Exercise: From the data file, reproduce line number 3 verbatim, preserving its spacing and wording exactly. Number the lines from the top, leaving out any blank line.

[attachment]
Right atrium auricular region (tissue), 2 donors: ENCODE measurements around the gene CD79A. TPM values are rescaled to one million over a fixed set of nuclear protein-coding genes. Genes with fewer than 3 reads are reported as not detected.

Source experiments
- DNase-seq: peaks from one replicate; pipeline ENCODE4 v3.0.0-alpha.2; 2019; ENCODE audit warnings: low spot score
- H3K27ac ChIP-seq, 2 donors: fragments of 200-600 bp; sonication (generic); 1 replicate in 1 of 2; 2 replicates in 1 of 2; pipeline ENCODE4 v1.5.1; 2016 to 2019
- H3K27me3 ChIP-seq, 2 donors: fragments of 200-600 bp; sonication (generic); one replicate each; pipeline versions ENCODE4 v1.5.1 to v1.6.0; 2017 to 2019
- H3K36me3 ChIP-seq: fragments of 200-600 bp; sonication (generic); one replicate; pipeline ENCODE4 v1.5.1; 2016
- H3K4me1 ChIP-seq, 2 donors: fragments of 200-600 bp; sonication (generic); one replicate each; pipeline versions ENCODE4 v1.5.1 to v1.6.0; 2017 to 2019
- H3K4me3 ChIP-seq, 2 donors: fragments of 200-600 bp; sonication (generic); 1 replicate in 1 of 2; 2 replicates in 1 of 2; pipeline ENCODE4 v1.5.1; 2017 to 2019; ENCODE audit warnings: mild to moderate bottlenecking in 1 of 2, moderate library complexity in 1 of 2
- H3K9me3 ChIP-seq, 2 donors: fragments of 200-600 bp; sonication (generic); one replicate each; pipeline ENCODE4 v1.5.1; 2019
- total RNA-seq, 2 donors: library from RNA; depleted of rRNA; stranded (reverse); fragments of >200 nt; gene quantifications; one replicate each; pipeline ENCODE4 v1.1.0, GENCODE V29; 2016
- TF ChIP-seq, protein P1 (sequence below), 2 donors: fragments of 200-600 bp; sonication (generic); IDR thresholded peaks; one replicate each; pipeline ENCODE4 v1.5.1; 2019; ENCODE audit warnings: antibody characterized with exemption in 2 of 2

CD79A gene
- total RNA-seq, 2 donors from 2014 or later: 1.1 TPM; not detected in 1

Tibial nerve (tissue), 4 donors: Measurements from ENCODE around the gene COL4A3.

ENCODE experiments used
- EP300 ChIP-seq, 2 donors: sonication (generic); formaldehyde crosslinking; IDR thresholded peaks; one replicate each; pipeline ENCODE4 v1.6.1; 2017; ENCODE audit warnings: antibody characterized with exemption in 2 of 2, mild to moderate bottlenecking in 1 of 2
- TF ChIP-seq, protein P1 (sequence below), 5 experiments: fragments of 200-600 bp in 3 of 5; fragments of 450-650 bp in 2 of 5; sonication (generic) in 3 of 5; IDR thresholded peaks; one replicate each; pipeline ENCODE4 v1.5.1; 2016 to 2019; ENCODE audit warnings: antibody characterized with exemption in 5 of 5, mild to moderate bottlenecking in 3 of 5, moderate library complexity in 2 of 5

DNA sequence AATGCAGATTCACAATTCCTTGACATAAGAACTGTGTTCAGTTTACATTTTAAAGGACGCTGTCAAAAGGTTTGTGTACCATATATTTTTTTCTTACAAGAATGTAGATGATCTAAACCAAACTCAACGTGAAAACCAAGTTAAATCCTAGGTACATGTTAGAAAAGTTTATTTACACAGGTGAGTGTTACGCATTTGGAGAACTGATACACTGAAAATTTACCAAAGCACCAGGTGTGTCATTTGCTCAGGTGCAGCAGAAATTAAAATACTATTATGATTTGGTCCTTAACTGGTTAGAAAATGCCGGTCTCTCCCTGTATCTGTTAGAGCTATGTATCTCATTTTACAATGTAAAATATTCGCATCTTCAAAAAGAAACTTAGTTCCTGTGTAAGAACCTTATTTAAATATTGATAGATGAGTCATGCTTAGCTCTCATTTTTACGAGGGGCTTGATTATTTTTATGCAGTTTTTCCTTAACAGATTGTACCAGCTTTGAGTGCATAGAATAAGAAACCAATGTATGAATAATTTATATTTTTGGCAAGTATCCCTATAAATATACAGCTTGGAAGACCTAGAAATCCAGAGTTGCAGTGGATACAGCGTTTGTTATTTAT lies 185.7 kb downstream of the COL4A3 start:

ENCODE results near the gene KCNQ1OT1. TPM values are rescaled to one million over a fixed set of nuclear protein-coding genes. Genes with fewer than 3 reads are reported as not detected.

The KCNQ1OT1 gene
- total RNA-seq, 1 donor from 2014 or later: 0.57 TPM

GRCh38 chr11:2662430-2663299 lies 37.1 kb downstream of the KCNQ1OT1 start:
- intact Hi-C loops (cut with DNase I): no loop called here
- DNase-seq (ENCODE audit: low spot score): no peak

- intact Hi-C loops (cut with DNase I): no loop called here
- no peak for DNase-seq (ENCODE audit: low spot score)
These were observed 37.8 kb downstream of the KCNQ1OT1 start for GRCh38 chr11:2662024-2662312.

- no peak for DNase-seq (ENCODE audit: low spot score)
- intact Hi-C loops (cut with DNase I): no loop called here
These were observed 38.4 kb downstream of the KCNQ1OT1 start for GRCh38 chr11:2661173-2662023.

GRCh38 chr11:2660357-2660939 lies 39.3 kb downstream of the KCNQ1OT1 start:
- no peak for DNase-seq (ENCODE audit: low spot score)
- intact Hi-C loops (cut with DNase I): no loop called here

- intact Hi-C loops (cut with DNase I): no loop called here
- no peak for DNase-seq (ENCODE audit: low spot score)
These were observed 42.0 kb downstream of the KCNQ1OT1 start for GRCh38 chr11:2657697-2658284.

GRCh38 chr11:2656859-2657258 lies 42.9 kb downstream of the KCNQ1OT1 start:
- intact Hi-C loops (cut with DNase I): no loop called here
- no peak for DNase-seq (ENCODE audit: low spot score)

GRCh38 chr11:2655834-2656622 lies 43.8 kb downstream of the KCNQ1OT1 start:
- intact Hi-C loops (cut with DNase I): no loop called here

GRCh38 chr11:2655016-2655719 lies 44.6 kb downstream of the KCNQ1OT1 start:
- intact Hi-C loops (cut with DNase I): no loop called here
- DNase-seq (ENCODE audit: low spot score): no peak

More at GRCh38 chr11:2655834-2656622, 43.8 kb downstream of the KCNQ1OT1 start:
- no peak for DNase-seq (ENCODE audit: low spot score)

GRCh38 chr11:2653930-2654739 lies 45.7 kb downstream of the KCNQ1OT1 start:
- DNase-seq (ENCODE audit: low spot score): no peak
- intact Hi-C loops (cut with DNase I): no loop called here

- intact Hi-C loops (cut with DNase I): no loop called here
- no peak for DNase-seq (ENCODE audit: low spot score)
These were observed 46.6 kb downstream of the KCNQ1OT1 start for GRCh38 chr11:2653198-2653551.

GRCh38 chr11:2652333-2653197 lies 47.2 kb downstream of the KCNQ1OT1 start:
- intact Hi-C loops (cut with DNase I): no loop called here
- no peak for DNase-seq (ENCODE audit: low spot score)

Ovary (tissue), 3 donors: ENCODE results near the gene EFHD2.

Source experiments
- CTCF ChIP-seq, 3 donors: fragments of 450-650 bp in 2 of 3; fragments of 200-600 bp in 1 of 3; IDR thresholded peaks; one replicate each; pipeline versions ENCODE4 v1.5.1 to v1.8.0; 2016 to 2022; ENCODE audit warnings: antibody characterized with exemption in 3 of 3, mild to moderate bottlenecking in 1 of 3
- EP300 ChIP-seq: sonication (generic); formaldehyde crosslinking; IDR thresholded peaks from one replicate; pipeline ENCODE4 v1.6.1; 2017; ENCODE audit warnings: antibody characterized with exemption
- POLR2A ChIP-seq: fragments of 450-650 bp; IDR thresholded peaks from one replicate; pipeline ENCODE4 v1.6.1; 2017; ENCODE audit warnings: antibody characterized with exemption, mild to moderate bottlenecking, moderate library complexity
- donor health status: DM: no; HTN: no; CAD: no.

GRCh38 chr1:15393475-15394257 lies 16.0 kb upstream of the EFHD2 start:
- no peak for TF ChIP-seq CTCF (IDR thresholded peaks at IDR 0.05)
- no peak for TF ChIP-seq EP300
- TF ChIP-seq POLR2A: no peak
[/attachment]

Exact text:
- DNase-seq: peaks from one replicate; pipeline ENCODE4 v3.0.0-alpha.2; 2019; ENCODE audit warnings: low spot score